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Romantic Oil on Canvas

Original price $850.00 - Original price $850.00
Original price
$850.00 - $850.00
Current price $850.00
SKU 2175


This small oil painting was produced by A. Żatkovoj in 1940 or earlier. A transcription on the verso indicates that this painting was donated to Prague on Easter day in 1940. Entitled “Easter (at the time of the boyar),” this quaint scene of courtship is a romanticized picture of 18th-century life. Little is known about the artist, A. Żatkovoj, and the circumstances of the painting’s donation to Prague are uncertain. In 1940, Prague belonged to the Protectorate of Bohemia and Moravia – territory annexed by the Nazis in 1939. The population consisted largely of ethnic Czechs. The Nazis deemed Czech people as inferior to people of “Aryan” ancestry and had plans for their Germanization or eradication (depending on their ethnic and social status). The couple’s costumes are distinctively Eastern European. The woman wears a blue holiday dress and kokoshnik (kokošník) – a head piece typically worn on special occasions. Likewise, the man sports traditional, white woolen boots (válenky) and colourful garb for Easter. The couple’s blue, red, and white costumes contrast delightfully against the natural backdrop. The young woman gathers pussy willow branches, which are symbolic of spring and Easter in Orthodox tradition. Meanwhile, her suitor offers her a small blue object, possibly a painted egg, or an egg-shaped pendant. The tradition of gifting decorative eggs at Easter in Eastern Europe dates back to the 15th century.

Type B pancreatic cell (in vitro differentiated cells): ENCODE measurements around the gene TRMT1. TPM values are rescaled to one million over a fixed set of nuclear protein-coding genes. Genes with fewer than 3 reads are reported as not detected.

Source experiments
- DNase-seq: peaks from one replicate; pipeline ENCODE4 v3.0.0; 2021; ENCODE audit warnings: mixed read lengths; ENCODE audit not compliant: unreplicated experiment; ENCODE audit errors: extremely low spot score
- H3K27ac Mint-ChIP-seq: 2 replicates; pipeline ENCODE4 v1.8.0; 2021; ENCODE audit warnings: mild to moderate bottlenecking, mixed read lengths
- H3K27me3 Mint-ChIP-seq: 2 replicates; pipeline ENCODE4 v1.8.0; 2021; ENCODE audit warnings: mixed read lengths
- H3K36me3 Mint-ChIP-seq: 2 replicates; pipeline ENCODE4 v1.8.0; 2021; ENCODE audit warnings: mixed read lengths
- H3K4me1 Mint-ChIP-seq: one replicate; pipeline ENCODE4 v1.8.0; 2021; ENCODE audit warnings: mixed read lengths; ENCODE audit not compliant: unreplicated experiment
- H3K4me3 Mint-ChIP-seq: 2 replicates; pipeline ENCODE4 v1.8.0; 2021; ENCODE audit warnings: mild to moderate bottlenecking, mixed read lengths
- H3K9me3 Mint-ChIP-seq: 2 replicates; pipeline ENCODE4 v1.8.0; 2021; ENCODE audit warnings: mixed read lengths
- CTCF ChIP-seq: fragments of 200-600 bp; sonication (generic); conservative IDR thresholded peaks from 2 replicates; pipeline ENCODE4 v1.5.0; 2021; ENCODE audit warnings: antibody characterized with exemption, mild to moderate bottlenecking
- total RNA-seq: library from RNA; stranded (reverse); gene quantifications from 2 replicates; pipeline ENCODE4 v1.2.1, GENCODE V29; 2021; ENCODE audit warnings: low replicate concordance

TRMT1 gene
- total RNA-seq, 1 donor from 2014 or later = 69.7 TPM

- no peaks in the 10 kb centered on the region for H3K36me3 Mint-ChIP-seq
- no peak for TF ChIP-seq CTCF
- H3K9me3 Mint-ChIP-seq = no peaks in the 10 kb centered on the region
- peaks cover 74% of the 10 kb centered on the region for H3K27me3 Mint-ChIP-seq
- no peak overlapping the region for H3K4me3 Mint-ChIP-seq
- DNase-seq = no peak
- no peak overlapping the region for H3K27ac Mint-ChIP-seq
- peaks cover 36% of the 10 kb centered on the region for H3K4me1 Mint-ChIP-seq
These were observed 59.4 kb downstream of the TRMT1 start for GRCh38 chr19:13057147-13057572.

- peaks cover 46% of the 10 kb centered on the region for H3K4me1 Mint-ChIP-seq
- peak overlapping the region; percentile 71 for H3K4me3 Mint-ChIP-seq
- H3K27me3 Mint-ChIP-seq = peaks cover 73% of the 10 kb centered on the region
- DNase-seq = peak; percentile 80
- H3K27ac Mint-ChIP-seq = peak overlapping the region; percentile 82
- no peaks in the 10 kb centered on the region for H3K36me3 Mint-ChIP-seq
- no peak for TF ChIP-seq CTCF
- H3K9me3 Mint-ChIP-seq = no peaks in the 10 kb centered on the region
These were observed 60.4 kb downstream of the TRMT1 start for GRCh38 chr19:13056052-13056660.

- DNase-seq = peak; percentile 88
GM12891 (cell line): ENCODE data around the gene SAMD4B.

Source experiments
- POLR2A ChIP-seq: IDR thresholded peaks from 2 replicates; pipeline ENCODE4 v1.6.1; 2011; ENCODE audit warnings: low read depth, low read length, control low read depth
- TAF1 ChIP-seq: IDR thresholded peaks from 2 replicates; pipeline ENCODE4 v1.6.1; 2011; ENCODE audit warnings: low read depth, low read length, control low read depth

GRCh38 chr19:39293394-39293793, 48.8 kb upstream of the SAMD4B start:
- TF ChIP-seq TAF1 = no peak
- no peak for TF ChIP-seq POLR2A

At this time in Prague, Reinhard Heydrich (1904–1942), top Nazi official and acting governor of the Protectorate of Bohemia and Moravia, was assassinated in Operation Anthropoid, the only government-sponsored assassination of a senior Nazi leader during World War II. The 1942 event was carried out by Jozef Gabčik (1912–1942) and Jan Kubiš (1913–1942), two Czechoslovakia soldiers specially trained by the British Special Operations Executive, with the approval of the Czechoslovak government-in-exile. Heydrich’s death led to a wave of reprisals, including the destruction of villages and mass killings of civilians. Both operatives were killed in retribution.